Monday, August 10, 2009

Horse health

One point first prior to getting to the real meat and potatoes of this post:

I recently learned that electric prod use on the Thoroughbreds at our local (A and B rated) Alberta tracks is common - not even simply a rare event. I did not realise it had such a high incidence. I have no idea how I missed it as a pony rider, but to be truthful, there is so much that goes on at the track and that is carried out in clandestine fashion, that it would take a lifetime to learn of all of it. I just wanted to point out yet another abuse of horses in the horse industry - it is literally everywhere, sad as it is to say.

So, back to the topic, courtesy of Cathy of FHOTD once again (sorry, just she keeps providing me so much fodder).

To her credit, her post today did feature horses who were clearly, for the most part, skinny and in need of some good feed. I have to admit though that I wish Cathy would simply feature horses and use them as an example for an informative post, rather than featuring ads, bashing the sellers, and then allowing her readers, even inadvertently encouraging them to, contact the sellers. I contacted one such seller featured one day (to encourage them in the face of the incoming pile of snarky and harsh emails I was sure would come - and did) to find a very knowledgeable, intelligent, and caring horseperson! As I have said before, there is always two sides to a story. But, back to the topic at hand, Cathy seems to feature a lot of horses she claims too skinny when they are in fact within a healthy weight. I think perhaps I may have finally gotten down to why she - and so many others - do/does so. The following are a few lines that Cathy posted (in purple):

I know a lot of people who are happy as soon as a horse is fat, but a round butt alone doesn't mean perfect health.

Your horse might be hog fat and shiny, but if his feet look like this, he's not healthy.

Since when is "hog fat" healthy for a horse??!! It seems there is a growing trend to keep our dogs, our horses, our cats, ourselves even, fat. Whenever I bring our pup in to the vet each year for her checkups, the techs and vets always nearly lose their marbles in excitement. All I hear for the entire short stay is how healthy our dog looks and how they rarely see dogs so fit. Yet I garnish complaints from passerby's out walking that she's too thin. My goodness, have people lost all concept of what a fit animal looks like?? Please refer to a body condition scoring system to check out what your horse/animal should look like. For humans, we've got our BMI's. The following are two examples of fit horses. The first is of our OTTB Link's Secret - at the time in a stall at the track. He'd been on the track a number of months by that point and was at a pretty fit weight - race weight. The latter photo is of our Quarab Silver - the photo was taken after he had spent a month working on the track.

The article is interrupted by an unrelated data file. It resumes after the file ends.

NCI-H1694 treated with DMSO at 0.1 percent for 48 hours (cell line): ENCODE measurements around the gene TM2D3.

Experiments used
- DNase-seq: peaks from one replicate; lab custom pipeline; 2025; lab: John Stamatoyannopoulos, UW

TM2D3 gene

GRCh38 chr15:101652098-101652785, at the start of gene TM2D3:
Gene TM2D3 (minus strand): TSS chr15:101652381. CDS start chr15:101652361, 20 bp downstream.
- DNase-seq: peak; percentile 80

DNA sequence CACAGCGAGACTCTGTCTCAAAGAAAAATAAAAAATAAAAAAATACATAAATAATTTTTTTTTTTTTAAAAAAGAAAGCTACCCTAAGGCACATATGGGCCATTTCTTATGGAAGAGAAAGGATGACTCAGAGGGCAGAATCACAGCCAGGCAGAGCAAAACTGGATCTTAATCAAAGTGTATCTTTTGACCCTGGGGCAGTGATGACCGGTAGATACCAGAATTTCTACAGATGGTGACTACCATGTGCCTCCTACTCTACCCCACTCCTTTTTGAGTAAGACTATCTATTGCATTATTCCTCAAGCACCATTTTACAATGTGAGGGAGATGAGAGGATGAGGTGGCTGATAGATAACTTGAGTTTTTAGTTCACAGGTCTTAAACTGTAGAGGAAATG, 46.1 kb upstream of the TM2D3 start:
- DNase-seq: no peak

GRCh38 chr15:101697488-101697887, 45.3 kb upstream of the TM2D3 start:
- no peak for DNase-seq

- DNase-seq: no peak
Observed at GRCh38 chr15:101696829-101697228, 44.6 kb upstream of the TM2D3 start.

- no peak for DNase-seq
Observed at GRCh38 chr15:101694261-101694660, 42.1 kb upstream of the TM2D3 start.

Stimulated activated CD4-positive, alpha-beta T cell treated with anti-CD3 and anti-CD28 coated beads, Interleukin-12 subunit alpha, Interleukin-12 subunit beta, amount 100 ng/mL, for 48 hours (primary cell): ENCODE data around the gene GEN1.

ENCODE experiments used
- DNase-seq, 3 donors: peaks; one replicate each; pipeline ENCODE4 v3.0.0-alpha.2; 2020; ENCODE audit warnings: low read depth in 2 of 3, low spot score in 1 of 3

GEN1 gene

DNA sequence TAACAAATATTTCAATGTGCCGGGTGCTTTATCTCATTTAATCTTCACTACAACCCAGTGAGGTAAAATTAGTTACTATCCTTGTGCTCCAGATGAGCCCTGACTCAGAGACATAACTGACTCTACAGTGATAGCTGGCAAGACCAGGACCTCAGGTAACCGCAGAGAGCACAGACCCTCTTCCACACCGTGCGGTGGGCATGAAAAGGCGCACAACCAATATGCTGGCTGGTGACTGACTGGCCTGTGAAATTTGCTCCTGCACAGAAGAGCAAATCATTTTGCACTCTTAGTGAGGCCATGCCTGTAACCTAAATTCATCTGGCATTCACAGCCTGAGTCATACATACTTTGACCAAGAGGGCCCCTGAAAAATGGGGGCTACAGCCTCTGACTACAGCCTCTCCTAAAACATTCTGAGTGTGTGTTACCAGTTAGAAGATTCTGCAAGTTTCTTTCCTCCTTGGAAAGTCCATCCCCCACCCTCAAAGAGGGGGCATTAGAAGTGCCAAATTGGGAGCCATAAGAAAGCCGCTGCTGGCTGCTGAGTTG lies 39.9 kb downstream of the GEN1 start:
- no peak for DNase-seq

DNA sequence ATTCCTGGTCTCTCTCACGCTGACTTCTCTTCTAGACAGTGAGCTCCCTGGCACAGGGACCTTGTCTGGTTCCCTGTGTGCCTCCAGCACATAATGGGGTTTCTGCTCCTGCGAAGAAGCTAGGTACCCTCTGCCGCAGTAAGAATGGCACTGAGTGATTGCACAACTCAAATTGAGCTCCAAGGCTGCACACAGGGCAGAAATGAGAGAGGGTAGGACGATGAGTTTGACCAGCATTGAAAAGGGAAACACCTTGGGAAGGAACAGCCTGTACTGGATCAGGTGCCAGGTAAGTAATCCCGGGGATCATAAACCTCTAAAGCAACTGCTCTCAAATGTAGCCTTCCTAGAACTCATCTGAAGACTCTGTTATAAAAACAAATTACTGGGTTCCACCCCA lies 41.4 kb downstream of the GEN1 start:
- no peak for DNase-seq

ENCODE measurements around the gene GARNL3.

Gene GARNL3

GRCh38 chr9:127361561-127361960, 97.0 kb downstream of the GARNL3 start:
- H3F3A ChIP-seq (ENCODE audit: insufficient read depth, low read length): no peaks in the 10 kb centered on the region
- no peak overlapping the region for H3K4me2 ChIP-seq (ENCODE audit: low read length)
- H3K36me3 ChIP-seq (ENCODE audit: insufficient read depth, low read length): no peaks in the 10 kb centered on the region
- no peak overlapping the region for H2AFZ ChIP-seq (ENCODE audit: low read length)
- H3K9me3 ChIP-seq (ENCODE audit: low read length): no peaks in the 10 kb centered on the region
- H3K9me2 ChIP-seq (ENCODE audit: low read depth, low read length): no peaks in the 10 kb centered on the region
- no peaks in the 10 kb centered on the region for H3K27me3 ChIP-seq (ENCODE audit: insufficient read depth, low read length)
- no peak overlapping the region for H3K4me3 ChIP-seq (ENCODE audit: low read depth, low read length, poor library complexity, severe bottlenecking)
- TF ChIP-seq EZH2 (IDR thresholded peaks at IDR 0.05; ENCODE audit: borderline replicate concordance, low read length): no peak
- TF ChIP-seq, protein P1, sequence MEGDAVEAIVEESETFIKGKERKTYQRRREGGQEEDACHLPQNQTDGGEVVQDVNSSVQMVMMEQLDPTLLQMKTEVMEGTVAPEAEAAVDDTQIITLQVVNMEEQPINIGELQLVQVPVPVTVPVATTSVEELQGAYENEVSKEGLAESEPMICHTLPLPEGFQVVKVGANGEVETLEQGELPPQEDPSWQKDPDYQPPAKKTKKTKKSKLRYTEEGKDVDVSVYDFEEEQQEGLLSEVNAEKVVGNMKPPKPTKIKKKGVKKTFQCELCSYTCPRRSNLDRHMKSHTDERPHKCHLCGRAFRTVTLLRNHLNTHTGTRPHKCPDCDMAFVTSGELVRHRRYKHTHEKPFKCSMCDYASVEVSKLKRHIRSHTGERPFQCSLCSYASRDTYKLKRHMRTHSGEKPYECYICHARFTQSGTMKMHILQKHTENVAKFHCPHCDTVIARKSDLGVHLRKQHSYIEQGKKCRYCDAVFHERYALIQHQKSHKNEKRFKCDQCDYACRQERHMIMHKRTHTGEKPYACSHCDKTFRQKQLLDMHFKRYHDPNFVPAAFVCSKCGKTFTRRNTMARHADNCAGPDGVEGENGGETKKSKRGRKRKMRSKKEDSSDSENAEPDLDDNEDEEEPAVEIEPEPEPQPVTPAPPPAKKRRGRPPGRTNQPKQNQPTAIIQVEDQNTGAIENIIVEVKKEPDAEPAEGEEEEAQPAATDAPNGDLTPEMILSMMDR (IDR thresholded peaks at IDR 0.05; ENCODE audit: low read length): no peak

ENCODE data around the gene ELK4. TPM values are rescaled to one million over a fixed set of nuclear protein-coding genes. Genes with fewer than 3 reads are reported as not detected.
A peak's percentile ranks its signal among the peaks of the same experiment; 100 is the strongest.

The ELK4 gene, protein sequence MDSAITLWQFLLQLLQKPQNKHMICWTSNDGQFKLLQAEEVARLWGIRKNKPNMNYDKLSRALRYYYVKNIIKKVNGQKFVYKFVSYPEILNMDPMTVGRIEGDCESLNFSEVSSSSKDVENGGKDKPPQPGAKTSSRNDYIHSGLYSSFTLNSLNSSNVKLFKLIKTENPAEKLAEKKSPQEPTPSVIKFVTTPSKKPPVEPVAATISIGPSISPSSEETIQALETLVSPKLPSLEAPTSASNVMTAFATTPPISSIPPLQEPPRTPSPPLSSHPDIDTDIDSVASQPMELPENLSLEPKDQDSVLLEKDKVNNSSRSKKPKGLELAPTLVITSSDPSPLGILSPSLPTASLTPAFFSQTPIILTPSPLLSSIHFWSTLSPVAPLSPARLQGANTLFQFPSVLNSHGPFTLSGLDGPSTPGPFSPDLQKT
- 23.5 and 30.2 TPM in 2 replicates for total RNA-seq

"Hog fat" leads to conditions such as Insulin Resistance - Diabetes, or Cushing's Syndrome. And for the record, the two conditions are not the same, as Cathy seems to imply in her blog. Here are two sites to get you up-to-date on the info:

Cushing's Syndrome - Recovery Eq

Your Horse and Diabetes -

From the latter site:
Not all horses with Cushing’s disease are insulin resistant, at least initially, but that condition does put them at high risk.

Neither condition are something you want to deal with.

Keeping our horses healthy is not about keeping them fat, it is about keeping them at as healthy a weight as possible. Most beneficial to a horse is not only to be at a healthy weight, but to be muscled accordingly as well (such as the two above photos). This only comes through use and conditioning (or through large pastures - though this only works for horses who will naturally roam a lot). These animals are here because of us, so we owe it to them to at least keep them as healthy as we possibly can.

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